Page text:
Pregnancy book births a movie

The recently released movie What To Expect When You're Expecting has plenty of stars (Cameron Diaz, Jennifer Lopez, Chace Crawford, Elizabeth Banks) and a storyline chockablock with pregnancy and, eventually, birth.

Critics hated it but viewers gave it a somewhat warmer reception.

What to expect movie 2

Elizabeth Banks and Brooklyn Decker in What To Expect: The Movie

The mere fact a movie called What to Expect...  got made reflects the strength of the brand of the 28-year-old self-help book that inspired it, What to Expect When You're Expecting.

And it is an awesome brand. WTE is in its fourth edition, with more than 15 million books in print.

The author of What to Expect When You're Expecting, Heidi Murkoff, wrote the first edition of the book with her late mother, Arlene Eisenberg, and her sister Sandee Hathaway, who is no longer involved with the series. Sharon Mazel co-authored the fourth edition.

The WTE franchise also includes books on babies and toddlers, plus a baby-sitter's handbook.

The WTE website now has a page about the movie, including the stars' thoughts about the book. It has all come full circle, which gets to be a little dizzying, if you ask me.

The mother of all birth stories

Jesus' nativity, the son of God born of a virgin mother, is one of the great mysteries of Christianity.

The story we can grasp more easily is of his humble beginnings in a manger. Most people who were hoping for the Messiah expected him to be born in power and sumptuousness, but Jesus' birth attendants were the animals whose home he shared in his first days.

One lesson for all of us in Jesus' birth is that we cannot judge the value of any human life, as weighed against another.

Every human being enters the world from the body of his mother in a moment of supreme vulnerability. Regardless of the circumstances, for mother and baby alike, it is one of the most fundamental human experiences any of us will ever have.

Every birth is a new beginning, for the child, for her family, and for the world, in a way. Every birth should be joyful, peaceful, transcendent.

Have a happy Christmas!

"Adoration of the Shepherds" by Mikael Toppelius / Wikimedia Commons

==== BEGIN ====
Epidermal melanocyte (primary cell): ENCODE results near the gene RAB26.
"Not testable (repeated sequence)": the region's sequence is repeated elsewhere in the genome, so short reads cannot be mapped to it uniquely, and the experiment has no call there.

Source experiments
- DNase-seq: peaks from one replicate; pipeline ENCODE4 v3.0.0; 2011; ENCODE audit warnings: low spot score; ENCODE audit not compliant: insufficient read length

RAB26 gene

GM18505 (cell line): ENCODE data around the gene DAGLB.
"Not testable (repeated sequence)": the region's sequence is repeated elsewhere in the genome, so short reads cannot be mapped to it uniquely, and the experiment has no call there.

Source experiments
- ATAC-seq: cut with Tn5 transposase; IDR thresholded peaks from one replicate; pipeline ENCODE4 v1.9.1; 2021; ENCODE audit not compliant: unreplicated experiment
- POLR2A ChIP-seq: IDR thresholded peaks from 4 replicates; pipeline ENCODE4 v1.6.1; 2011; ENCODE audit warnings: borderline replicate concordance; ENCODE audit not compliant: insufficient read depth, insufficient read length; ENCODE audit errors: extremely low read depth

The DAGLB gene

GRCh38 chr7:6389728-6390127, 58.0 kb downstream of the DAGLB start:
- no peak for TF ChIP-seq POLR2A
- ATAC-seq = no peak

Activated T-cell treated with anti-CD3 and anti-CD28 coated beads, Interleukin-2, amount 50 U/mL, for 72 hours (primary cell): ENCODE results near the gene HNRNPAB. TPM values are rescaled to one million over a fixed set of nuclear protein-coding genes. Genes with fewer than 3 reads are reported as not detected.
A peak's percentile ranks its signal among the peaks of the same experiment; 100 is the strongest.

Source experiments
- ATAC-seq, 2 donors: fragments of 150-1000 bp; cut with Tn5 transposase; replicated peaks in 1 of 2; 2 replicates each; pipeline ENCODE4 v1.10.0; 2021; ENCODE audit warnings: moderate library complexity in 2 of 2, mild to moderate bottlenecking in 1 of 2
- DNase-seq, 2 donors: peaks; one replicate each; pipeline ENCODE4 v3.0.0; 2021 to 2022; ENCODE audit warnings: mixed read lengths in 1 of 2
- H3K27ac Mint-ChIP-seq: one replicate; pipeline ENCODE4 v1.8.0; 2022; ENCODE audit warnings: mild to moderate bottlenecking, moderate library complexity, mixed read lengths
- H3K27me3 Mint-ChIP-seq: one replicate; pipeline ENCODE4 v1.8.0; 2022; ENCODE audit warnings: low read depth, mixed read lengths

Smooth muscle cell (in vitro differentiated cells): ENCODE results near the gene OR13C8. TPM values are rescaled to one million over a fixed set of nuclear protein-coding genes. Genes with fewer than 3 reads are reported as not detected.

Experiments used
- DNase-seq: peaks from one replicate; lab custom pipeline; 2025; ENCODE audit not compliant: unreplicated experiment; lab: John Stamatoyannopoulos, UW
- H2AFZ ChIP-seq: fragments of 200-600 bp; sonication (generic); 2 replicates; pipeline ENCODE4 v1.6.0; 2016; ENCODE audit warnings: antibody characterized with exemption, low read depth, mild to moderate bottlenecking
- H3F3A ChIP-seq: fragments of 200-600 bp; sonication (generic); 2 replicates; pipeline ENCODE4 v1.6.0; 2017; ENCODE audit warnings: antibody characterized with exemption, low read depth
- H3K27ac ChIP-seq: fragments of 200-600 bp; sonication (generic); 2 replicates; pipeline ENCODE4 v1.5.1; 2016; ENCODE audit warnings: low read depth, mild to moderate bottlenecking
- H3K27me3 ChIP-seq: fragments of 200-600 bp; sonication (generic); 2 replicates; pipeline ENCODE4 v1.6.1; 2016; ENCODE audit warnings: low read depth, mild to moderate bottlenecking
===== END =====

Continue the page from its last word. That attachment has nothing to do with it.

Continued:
Your Birth Plan, courtesy of The Bloggess

I always enjoy The Bloggess, a/k/a Jenny Lawson, and I surely do wish I could do those things she does with pictures.

With her permission, I offer a Christmas cookie from one of Lawson's recent posts, "Lesson 7: Your Birth Plan. Good Luck With That." As is so often true of The Bloggess, collateral damage aside, she has hit the nail on the head. Plus, it's seasonal:

The person making your actual birth plan decisions is your baby. Related: babies don’t give a shit about your plans. Making a plan for the birth of a child is like making a plan for decorating your Christmas tree in the middle of a house fire. Until you’re actually in the heat of battle, you have no idea whether you’re going to want drugs or whether you’ll have to have a c-section or whether you’ll be stuck in traffic and the baby will be delivered by a cab driver who will burn off the umbilical cord with his cigar. And that’s fine. Hell, the Virgin Mary had her baby in a damn barn and he turned out okay.

In the end, none of that matters. Whether you welcome your baby in a hut or in a hospital or in the orphanage where you adopt her, the same basic rule applies: If you’re lucky enough to end up with a baby, you win.

The end.

How hospitals can promote breast-feeding

The Baby Friendly Hospital Initiative, an international program, has created a list of things birth facilities in the United States can do to optimize the chances that mothers will choose to breast-feed their babies.

Here are "The Ten Steps To Successful Breast-feeding," from BFHI USA:

    1. Have a written breast-feeding policy that is routinely communicated to all health-care staff.
    2. Train all health-care staff in skills necessary to implement this policy.
    3. Inform all pregnant women about the benefits and management of breast-feeding.
    4. Help mothers initiate breast-feeding within one hour of birth.
    5. Show mothers how to breast-feed and how to maintain lactation, even if they are separated from their infants.
    6. Give newborn infants no food or drink other than breast milk, unless medically indicated.
    7. Practice “rooming in” — allow mothers and infants to remain together 24 hours a day.
    8. Encourage breast-feeding on demand.
    9. Give no pacifiers or artificial nipples to breast-feeding infants.
    10. Foster the establishment of breast-feeding support groups and refer mothers to them on discharge from the hospital or clinic.

The BFHI is underwritten by the World Health Organization and the United Nations Children's Fund (UNICEF).